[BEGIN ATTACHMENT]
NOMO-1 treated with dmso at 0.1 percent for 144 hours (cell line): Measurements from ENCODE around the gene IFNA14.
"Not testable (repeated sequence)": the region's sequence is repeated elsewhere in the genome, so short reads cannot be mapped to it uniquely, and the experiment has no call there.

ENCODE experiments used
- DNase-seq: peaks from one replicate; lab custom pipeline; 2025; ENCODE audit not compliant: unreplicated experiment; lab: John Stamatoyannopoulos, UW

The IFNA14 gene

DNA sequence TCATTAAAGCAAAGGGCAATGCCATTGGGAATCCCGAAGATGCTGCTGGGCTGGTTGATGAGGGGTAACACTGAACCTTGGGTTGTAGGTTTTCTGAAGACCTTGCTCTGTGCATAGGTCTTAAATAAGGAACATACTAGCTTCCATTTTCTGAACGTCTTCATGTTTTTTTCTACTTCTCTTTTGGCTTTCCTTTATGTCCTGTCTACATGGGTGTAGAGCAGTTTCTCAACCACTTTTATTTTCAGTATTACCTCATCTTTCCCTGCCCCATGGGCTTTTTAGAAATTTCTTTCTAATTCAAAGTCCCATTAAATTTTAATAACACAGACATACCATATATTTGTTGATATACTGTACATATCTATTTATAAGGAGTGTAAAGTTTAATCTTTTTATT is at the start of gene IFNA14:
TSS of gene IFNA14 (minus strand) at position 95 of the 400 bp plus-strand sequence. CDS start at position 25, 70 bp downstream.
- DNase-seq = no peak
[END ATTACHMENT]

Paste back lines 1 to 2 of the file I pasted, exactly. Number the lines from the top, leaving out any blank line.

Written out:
NOMO-1 treated with dmso at 0.1 percent for 144 hours (cell line): Measurements from ENCODE around the gene IFNA14.
"Not testable (repeated sequence)": the region's sequence is repeated elsewhere in the genome, so short reads cannot be mapped to it uniquely, and the experiment has no call there.